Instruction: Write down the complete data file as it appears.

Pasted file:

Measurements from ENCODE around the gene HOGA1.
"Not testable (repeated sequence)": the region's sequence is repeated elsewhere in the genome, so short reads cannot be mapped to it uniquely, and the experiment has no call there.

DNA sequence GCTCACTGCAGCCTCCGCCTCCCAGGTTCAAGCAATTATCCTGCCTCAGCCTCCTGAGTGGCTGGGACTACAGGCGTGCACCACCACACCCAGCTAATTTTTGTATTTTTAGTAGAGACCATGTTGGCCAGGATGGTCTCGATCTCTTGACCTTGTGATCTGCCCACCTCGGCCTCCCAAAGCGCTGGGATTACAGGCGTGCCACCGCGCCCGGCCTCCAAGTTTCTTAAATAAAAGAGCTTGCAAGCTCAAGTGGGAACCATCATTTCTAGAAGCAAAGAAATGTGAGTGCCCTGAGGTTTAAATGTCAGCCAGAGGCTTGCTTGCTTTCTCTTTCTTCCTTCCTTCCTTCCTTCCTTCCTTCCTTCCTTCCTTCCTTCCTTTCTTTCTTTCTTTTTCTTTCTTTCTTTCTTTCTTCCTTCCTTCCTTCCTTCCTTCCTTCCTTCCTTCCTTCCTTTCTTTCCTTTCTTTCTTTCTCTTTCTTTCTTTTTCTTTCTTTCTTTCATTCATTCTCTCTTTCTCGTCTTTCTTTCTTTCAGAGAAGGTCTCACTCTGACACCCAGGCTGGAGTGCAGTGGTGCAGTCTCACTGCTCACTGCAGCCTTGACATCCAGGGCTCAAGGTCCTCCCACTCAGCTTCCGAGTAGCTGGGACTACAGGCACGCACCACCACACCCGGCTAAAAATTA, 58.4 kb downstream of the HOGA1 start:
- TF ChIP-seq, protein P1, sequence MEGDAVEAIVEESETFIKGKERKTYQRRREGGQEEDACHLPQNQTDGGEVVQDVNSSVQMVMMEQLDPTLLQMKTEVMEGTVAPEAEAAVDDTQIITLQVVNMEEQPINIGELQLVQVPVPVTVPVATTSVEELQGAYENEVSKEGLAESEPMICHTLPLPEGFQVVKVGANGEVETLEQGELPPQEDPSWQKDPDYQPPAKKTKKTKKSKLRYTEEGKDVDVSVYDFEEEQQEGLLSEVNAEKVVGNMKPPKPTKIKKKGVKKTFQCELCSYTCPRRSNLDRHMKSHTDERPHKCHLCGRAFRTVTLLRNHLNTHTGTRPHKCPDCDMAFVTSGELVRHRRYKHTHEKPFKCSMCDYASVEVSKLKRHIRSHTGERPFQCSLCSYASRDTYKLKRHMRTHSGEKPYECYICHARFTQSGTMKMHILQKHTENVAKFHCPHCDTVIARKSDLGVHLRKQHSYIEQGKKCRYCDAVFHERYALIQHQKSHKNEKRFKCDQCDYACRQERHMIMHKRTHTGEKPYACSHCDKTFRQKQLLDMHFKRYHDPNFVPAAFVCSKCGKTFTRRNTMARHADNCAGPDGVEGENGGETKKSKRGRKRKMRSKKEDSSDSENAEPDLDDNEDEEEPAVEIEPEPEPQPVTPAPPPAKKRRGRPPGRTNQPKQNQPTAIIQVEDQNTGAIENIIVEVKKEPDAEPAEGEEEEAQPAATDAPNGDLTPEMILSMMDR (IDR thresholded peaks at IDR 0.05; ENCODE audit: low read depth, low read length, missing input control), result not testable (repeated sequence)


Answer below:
Measurements from ENCODE around the gene HOGA1.
"Not testable (repeated sequence)": the region's sequence is repeated elsewhere in the genome, so short reads cannot be mapped to it uniquely, and the experiment has no call there.

DNA sequence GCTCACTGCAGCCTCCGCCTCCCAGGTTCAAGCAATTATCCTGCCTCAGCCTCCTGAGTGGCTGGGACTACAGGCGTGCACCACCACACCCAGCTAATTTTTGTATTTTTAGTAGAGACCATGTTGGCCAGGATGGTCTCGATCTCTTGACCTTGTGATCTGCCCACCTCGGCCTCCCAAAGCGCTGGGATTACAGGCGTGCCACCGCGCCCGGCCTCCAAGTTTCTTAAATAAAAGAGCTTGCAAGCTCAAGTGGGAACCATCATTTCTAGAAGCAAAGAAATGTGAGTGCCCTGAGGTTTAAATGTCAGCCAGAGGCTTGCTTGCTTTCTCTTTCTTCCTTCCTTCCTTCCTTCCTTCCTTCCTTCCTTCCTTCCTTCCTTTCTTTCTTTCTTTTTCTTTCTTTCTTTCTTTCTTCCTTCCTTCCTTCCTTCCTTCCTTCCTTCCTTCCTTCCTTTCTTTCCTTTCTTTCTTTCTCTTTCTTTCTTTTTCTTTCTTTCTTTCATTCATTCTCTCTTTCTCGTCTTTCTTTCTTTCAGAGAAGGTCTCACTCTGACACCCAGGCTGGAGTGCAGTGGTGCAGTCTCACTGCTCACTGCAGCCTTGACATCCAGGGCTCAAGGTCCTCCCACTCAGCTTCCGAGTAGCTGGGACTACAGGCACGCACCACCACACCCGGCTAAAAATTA, 58.4 kb downstream of the HOGA1 start:
- TF ChIP-seq, protein P1, sequence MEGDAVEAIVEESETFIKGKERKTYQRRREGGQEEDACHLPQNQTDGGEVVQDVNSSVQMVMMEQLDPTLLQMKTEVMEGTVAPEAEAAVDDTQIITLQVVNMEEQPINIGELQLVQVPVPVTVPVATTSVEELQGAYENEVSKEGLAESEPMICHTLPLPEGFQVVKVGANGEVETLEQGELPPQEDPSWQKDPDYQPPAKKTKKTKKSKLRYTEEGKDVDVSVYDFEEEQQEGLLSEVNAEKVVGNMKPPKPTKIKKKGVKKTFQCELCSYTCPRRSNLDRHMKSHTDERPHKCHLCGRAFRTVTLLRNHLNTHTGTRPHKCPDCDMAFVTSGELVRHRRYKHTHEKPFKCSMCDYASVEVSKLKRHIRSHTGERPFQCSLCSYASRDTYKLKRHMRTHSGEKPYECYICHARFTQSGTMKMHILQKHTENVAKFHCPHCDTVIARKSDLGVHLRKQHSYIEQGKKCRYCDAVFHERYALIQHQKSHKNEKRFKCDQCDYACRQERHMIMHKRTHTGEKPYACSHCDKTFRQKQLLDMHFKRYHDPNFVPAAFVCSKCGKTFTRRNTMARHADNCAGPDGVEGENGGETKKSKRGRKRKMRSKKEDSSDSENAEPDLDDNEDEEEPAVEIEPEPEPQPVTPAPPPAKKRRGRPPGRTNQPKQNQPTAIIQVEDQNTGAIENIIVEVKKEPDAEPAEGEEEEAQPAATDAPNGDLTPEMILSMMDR (IDR thresholded peaks at IDR 0.05; ENCODE audit: low read depth, low read length, missing input control), result not testable (repeated sequence)